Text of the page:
One of the requirements of a complete streets approach to street design is adequate provision for buses, bus stops and transit riders. In central Springfield, including Main Street along the east boundary of the site, heavy bus traffic (including four major PVTA bus routes) serves downtown employers and merchants and ordinarily occupies a lane that can be shared with bicycles, but should otherwise be retained for exclusive use by buses.

In addition to the PVTA bus routes, a proposed downtown trolley line will connect the casino site to rail and bus service in the vicinity of Union Station, about ½ mile north of this site. The trolley line makes the connection efficiently, and will encourage transit use by casino employees and patrons.

3. Existing and proposed connections for pedestrians.
The proposal includes several connections for pedestrians into the large complex, particularly along Main Street. The proponent has made progress is the design of the proposed Armory Plaza at the south edge of the casino building by providing a car-­‐free area that combines the open space surrounding the old, restored Armory building with the relatively small but useful open space of DaVinci Park. The use of the Plaza may be combined with the uses in the adjacent Armory Marketplace building and may host civic events and a farmers’ market.

A new pedestrian attraction is the provision of a landscaped plaza atop the casino building. This plaza is completely removed from vehicular traffic and provides a quiet space where people may walk or sit.

A pedestrian connection already exists between the site and the Connecticut River pedestrian and bicycle trail. An existing at-­‐grade crossing at the foot of State Street allows pedestrians to move between the proponent’s site and the trail. It is anticipated that this connection will be used as a way to get from the site to the nearest open space. Lighting under I-­‐91 at State Street will help open the area to pedestrians by making it more legible and safe.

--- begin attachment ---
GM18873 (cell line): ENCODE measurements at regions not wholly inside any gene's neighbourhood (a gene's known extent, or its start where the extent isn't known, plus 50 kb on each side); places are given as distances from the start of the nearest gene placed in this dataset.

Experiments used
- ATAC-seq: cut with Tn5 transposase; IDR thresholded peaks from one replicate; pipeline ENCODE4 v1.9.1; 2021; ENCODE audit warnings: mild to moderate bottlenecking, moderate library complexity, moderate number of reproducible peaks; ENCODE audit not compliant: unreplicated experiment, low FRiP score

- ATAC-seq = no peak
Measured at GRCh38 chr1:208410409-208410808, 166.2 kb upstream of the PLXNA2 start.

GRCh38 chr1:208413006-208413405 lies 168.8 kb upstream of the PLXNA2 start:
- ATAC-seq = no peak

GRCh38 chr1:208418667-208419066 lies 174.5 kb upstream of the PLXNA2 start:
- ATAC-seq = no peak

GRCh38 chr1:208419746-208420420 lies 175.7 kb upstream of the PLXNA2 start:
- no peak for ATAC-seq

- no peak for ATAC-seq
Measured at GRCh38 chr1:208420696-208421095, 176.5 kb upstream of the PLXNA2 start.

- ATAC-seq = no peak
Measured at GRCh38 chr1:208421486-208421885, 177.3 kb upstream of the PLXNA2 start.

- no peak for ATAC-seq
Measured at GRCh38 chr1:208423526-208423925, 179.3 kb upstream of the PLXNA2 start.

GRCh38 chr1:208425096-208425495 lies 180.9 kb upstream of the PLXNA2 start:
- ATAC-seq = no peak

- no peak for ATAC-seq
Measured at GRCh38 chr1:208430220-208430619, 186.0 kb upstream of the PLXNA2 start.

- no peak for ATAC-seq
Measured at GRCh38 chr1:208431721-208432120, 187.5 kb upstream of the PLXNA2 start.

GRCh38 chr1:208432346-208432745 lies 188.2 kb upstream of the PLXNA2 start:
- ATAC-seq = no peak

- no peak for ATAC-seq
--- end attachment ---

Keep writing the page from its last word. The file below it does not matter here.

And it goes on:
A similar pedestrian connection exists at Union Street, where the walkway link that passes under I-­‐91 allow pedestrians to reach the Naismith Basketball Hall of Fame. The distance is relatively short and is eminently walkable. The connection will be improved by the proposed lighting to be placed under I-­‐91.

4. A commitment to making improvements to increase the use of walking routes.
The proponent’s site is central to the Springfield urban area and will become an integral part of downtown as it is developed. Within the site, there are many places to walk that may require little effort to get patrons to explore. Each entrance/exit to the site should have wayfinding signs to assist walkers and encourage them to walk to destinations within and outside the entertainment complex. The signs should indicate where to find locations such as the center of the casino, the hotel, the outdoor plaza, shops and theatres on the south side of the site, Former Armory, Armory Square Marketplace, the rooftop landscaped plaza, and the main entrances to the parking garage.

Outside the casino complex, there are many attractions in downtown Springfield, and wayfinding signs that guide walkers should include: the Mass Mutual Convention Center, Union Station/Main Bus Depot, Dr. Seuss Sculpture Garden, Springfield Museums, the Civic Center, Springfield Armory, and nearby parks.

Signs should also indicate how to find the riverside attractions including views of the river and the Connecticut River Pedestrian and Bicycle Trail and the Naismith Basketball Hall of Fame.

Wayfinding signs should include walking times to reach destinations. Pedestrians do not think in terms of miles, and minutes required to take a walk are much more effective in conveying the effort that might be involved. Walkers may think little of having to walk ten minutes, but recoil at the prospect of walking ½ mile, even though the distances are the same.

Specific wayfinding signs that should include walking information as well as vehicle and bicycle information are:
• Signs along West Columbus Avenue on the river-­‐facing side of the site,
• Signs on Union Street at the edge of the project, and
• Signs along the East Columbus Avenue side of the site.

Wayfinding can be enhanced with local walking maps that help people find their way around the site and its environs.

We appreciate your consideration of our comments and look forward to your responses to them.

Please feel free to contact WalkBoston with questions you may have.


Robert Sloane
Senior Project Manager 

Join our Mailing List to keep up to date on advocacy issues. 

Like our work? Support WalkBoston – Donate Now! 
Connect with us on Twitter and Facebook 

Comments are closed.